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Backup and Restore a Drupal Website and Database

This web development article discusses how to backup and restore a Drupal website and its related database.

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By: Codex-M
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July 22, 2011

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This web development article discusses how to backup and restore a Drupal website and its related database.

It is very important to backup your Drupal website files and database. In fact, it is highly recommended that you do this on a periodic basis. Backing-up your data should be a requirement before you conduct any important activity on your Drupal website that could potentially alter its current state. For example, if you upgrade your Drupal installation from Drupal 6 to Drupal 7, you should make backups of your website before doing these changes; not only during upgrades but updates as well. If you update from version 6.2 to 6.7, you also need to backup your website files and database first.

The primary reason for doing these backups is to give yourself the ability to easily restore your website if you encounter a serious problem when implementing any changes.

This tutorial is written for a first time user of Drupal that wishes to learn how to backup and restore website files and databases using the SSH command line.

Using the Command Line to Backup Drupal Website Files

Command line methods such as SSH are one of the best ways to quickly perform a backup of your Drupal website. SSH is known as secure shell, since the communication between your computer and the server is encrypted. This tutorial assumes you already have:

1: SSH installed and running in your hosting server.
2: Your computer has the capability of issuing SSH commands. You can do this very easily in Linux using terminal command mode or Putty in Windows.
3: You have a fully running Drupal website on a remote server.

Below are the steps:

Step 1: Launch your SSH Client tool to connect to your Drupal remote server (which is also uses SSH). In Linux, you can simply use Terminal. In Windows you can use both PSCP (pscp.exe) and Putty (putty.exe) - references can be found here:


Step 2: Issue the command to connect to your Drupal website:

ssh -p [portnumber] username@hostname

Step 3: Navigate to your Drupal directory. This is the directory where you can see your Drupal files. You will be using the CD (change directory) command: http://www.computerhope.com/unix/ucd.htm

You will know that you are now in the Drupal directory because when you view the list of files and directories by issuing the command:

ls -l -a

You will see a list of files and folders such as this:

Step 4: Get the path of your current Drupal directory. Type:


For example, this will be the output:


Take note of this path as you will be needing it later.

Step 5: Decide where you will place your backups in your server. Below are some guidelines:

a.) For quick and temporary backups – you can put your Drupal backup files above the web root (inaccessible by browser or the public). In this way the backup files still reside on your web server.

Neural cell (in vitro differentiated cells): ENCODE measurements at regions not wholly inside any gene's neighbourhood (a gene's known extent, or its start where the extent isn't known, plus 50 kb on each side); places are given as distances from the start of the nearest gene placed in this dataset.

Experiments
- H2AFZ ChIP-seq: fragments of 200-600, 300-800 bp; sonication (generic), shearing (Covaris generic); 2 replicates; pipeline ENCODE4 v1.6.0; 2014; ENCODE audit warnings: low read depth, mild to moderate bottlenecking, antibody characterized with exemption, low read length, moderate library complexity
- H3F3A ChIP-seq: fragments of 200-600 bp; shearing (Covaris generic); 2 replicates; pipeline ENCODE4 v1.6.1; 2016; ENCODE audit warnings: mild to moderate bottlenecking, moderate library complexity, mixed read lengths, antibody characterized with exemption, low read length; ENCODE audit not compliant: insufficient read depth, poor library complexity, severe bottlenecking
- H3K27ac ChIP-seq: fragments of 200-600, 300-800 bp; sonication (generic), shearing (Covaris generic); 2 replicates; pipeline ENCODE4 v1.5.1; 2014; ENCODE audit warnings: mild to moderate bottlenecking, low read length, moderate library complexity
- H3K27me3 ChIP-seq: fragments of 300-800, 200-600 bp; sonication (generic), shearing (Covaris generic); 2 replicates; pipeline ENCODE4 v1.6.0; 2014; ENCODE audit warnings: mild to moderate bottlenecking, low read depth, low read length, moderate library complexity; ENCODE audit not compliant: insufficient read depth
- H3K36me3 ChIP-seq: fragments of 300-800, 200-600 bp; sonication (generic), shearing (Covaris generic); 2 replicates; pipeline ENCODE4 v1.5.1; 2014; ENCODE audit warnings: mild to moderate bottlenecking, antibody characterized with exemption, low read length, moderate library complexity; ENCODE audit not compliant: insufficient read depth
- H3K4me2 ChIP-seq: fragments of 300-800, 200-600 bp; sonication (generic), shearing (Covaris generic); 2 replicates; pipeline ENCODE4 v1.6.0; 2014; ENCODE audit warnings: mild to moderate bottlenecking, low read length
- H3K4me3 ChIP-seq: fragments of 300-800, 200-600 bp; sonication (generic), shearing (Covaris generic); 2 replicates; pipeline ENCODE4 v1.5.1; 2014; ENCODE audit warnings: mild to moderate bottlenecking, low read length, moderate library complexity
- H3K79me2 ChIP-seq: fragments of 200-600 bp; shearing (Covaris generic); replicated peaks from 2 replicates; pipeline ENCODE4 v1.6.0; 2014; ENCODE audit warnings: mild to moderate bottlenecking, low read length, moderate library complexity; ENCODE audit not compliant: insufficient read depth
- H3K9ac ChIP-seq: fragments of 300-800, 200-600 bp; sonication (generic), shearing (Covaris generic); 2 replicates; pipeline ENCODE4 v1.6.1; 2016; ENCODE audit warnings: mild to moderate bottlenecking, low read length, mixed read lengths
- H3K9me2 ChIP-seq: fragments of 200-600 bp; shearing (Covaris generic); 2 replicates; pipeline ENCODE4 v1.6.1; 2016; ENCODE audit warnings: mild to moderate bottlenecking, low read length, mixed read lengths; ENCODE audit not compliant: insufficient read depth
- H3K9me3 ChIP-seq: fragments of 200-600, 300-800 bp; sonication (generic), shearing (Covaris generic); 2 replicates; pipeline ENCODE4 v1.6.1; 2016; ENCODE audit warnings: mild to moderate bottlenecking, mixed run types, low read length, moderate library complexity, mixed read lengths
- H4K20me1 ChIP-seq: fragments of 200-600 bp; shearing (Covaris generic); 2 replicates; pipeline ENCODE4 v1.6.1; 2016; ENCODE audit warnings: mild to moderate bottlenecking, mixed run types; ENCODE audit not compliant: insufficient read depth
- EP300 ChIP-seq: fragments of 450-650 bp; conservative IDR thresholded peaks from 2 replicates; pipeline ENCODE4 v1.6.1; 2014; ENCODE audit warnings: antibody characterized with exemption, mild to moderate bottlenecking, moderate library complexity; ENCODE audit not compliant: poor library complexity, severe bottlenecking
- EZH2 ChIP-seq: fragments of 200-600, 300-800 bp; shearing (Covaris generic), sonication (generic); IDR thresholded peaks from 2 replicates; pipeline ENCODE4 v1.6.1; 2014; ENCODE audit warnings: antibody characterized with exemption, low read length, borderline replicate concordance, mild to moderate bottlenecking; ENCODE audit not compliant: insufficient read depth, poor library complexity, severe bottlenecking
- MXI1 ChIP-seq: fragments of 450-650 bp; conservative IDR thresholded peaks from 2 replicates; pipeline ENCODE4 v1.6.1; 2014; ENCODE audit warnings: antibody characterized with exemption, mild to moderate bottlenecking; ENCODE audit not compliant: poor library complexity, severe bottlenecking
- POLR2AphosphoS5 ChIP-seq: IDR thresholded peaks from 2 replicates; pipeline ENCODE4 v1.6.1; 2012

b.) For permanent backups – once the backup files have been generated and placed above the web root or to its designated folder, you can download it to your local computer.

c.) For upgrades and updates- it is recommended you do both (the quick and the permanent method). This is because in some instances, a single mistake in issuing SSH commands (such as deleting files or directories) can wipe out all of your Drupal files and directories, including your backup! Downloading the backup (website files + database) is a wise move.

Supposing you will name your backup folder “drupal_backup” and put the Drupal backup files above the HTML web root:


Step 6: Now you have the path for your current Drupal website and the path where you would like to save the backup. Execute the command below to produce the quick backups of all of your Drupal website files:

cp -rp /path/to/drupal_web_site /path/to/intended/backupdirectory

So using the above paths, it will be:

cp -rp /home/codex-m/public_html/codexdrupal /home/codex-m/drupal_backup

The parameter -rp means to copy recursively and retain the permissions of the files and folders. Do not close the command line window until you see the command prompt again after entering the above command, because the copying process is ongoing. When you see the prompt, browse to the backup folder path to make sure you see all of your Drupal files in there.

Step 7: Now that the backup has been generated, you can download a copy of your Drupal website to your local computer. It is recommended that you compress your Drupal website folder to save some bandwidth, which will speed-up the downloading.

Go to the path where you can see the Drupal backup folder. Use the command below:

tar -zcvf backup_filename.tar.gz [Path to your Drupal backup folder]

For example, if I would like to use the filename drupal-backup-july-2011 for the compressed folder, below will be the command I would use:

tar -zcvf drupal-backup-july-2011.tar.gz /home/codex-m/drupal_backup

After entering the above command, it will be placed in the same path as the Drupal backup folder. For example:


Step 8: Now that the backup has been generated, you can simply download it to your local computer. Exit your current SSH session with your server by typing:


Step 9: If you are using Linux, you can use terminal and issue this SCP (Secure copy) command to download the compressed Drupal backup folder: